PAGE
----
Review: The Silent Angel Munich M1T Streamer, Forester F1 Linear Power Supply, and Bonn N8 Audio Grade Network Switch

The Silent Angel stack, specifically the Munich M1T Streamer/Forester F1 combo, proved to offer a big slice of sonic goodness in a small package.

The Munich M1T Streamer has four digital outputs—AES, Coax, I2S over HDMI, and USB—and offers a number of USB ports for attaching USB storage all wrapped in a small (6″ wide) black metal enclosure with a black aluminum faceplate. Inside, a number of features are said to improve the M1T’s sonic performance.

From Silent Angel:

Elegant metal enclosure with a solid aluminum alloy front panel
High-performance yet low-power CPU, 4-core 1.5GHz ARM Cortex-A72
Substantial system memory (up to 8GB) for large streaming buffers and caches to run multiple applications simultaneously
Advanced circuitry with high quality components
Fan-less heat dissipation with a highly efficient heat-sink (~20˚C lower after applied)
A highly permeable EMI absorber (>120 @1MHz) to reduce electrical interference

I prefer AES so that’s the way I rolled with the Munich M1T connected to the totaldac d1-tube DAC (review) for the majority of the review period, using a length of AudioQuest Diamond AES cable. I also gave the Munich M1T a run, over USB, with the review Sonnet Pasithea DAC (more info).

I used Roon to control playback throughout the review period but Munich M1T owners can choose to use the free VitOS iOS app to control playback and access setup features including settings for the USB Audio output.

I’ve reviewed a lot of streaming devices over the last 10 years, ranging in price from hundreds of dollars to thousands. On a practical level, the Munich M1T is the least expensive streamer I’ve come across that offers AES output (if memory serves), which means a lot to me since the totaldacs I’ve owned and own sound best when fed AES. This also holds for other DACs I’ve reviewed making AES my preferred connection when available. Using the Munich M1T with the totaldac d1-tube DAC/Streamer, bypassing its internal streamer, showed the Munich to be more than up to the task of delivering a clear, clean signal for the totaldac to decipher into analog loveliness.

On the Natural Information Society’s descension (Out of Our Constrictions), saxophonist Evan Parker joins Josh Abrahms & Co. for a live at London’s Cafe OTTO 75-minute excursion into free jazz’s furthest boundaries. From Theaster Gates’ liner notes, “The possibility of a never-ending breath allows for the weaving of complex explorations of tonal possibility between harmonium, guimbri, drum, & horn that leads to non-conventional strategies of harmony & unity. The rhythmic engine further develops the pulse, shifting the sounds from recognizable forms to other worlds of sound development & masterful play.” Masterful play indeed and the subtle interplay and acoustic voices sounded out beautifully from this system with the Munich M1T driving the stream to the totaldac d1-tube. I paired this digital front end with my Leben CS600 Integrated Amp driving the DeVore O/96, a system I know all-too-well, and was delighted with its effortless and ripe free flowing sound.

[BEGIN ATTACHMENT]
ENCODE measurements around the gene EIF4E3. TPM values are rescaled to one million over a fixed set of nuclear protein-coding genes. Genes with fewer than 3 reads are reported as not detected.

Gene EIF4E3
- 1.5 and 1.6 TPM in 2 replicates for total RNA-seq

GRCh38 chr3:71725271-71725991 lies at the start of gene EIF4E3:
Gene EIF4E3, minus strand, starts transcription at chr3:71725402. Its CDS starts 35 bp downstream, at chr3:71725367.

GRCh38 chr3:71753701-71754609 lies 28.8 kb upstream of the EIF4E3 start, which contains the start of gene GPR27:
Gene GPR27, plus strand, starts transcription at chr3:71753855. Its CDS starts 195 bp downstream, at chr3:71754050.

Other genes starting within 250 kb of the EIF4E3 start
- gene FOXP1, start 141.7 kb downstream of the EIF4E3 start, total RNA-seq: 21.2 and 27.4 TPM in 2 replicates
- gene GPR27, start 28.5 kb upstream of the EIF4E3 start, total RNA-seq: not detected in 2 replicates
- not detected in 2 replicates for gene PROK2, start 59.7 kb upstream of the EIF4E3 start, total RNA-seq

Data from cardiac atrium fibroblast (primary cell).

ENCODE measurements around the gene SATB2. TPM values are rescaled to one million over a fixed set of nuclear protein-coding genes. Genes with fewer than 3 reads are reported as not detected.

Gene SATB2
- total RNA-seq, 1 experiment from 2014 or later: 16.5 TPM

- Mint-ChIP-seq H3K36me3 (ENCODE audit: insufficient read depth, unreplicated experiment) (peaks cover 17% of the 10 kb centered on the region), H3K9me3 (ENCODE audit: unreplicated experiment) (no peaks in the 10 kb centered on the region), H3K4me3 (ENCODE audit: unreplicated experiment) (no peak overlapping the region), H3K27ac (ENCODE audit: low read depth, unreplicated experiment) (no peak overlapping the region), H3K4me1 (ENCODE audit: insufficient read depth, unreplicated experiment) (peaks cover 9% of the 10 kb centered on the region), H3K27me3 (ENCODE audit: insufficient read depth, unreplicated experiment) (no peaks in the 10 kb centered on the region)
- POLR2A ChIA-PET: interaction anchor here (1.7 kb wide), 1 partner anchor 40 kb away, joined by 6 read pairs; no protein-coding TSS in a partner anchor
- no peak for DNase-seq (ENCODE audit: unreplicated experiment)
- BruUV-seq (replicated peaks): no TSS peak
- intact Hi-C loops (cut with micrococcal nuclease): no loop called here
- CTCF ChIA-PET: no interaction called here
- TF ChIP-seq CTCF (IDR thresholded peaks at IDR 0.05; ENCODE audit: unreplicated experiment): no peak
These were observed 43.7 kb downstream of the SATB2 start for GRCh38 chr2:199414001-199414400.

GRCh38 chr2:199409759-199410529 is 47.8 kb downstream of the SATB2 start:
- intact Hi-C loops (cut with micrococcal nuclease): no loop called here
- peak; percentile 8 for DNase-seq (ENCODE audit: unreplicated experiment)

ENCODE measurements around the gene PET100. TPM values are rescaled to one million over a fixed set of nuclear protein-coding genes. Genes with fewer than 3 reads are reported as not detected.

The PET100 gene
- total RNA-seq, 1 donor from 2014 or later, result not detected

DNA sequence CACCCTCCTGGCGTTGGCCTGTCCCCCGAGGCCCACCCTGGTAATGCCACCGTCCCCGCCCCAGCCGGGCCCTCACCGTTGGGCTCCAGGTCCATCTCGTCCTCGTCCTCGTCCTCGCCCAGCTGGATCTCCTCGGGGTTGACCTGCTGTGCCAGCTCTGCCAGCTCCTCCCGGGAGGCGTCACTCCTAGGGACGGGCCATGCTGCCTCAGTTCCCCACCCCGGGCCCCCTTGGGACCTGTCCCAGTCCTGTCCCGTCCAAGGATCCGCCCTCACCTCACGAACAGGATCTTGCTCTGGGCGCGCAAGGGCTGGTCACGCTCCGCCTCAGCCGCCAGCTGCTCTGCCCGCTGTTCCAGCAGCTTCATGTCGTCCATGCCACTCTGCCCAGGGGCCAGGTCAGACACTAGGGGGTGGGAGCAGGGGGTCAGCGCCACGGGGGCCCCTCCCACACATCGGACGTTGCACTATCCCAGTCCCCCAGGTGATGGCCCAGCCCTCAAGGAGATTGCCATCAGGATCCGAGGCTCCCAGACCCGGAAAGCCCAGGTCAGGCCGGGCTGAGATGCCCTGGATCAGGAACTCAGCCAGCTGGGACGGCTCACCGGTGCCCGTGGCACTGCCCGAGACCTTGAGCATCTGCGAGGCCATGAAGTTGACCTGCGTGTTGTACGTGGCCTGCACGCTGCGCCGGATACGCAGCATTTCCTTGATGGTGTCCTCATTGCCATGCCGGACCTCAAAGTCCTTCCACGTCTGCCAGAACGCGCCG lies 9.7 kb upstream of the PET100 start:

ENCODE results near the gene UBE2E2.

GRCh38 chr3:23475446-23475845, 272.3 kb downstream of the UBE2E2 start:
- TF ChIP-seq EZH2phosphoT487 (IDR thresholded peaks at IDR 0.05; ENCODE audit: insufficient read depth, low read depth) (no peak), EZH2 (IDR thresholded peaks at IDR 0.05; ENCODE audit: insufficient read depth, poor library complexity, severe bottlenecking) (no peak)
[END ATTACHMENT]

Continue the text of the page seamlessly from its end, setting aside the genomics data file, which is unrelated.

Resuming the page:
This put the Silent Angel Munich M1T in much more expensive company but the system sound bore no trace of budget. Nice.

For some reason, the year end and beginning had me longing for contemporary jazz, odd in that I’d been away from it for some time. Guitarist Jeff Parker is among my favorite recent finds and Forfolks has seen extended plays of late. Solo guitar can be a difficult thing to pull off for an album’s worth of time but Parker is a master at bending time into all manner of shapes and sounds. Once again, this system with the Munich M1T taking care of bit delivery delivered a stream of consciousness fluidity with superb resolution, body, and rich harmonic voice. I’ve heard lessor streamers smear things up, making music sound overly bloated, too ripe and bit soft, as if it had been left on the shelf past its prime. My old Bluesound Node is a HiFi Bargain, but it does not offer the last word in refinement. Compared to the Munich M1T, the Node makes music sound fuzzy and dark.

the Silent Angel Stand S28 isolation footers ($60), pictured under the Munich M1T, come in three packs

I was also sent the Silent Angel Forester F1 Linear Power Supply which I used with the Munich for most of the review period because it offered a clear and welcome improvement. Compared to plugging straight into the wall with the included power cord, the Forester F1 made the Munich M1T sound more suave, more capable of delivering the subtle nuance of micro moments and delivering a bit more bite and punch to dynamic events. To my mind, the Forester is an easy choice at its $599 asking price

The Sonnet Pasithea DAC is proving to be another compelling candidate for those looking for a digital replay that bears little trace of its binary roots. I connected the Munich M1T to the Pasithea via USB, a change that required the use of the free VitOS app on my iPhone. In addition to offering full playback capabilities from NAS, Internet Radio, and Spotify, the VitOS app provides device setup for the Munich M1T. A quick tap on “External USB DAC (Sonnet)” and I was rolling in a flash.

Kathleen Frances’ Through The Blue is a stunning EP’s worth of songs for longing. Voice, a rich baritone, and piano take the lead and delicacy, detail, and a crazy sense of intimacy make this music intoxicating and the Munich M1T once again held up its end making for a system rich and resoundingly captivating. When we listen in to quieter moments, like a carefully inflected phrase, timing, nuance, and tone are all important and there’s no hiding a lack of resolution or system generated noise that can blur fine details. Through The Blue was offered up in stunning clarity by the Munich M1T/Pasithea combo, a crystalline sound image to lose oneself within.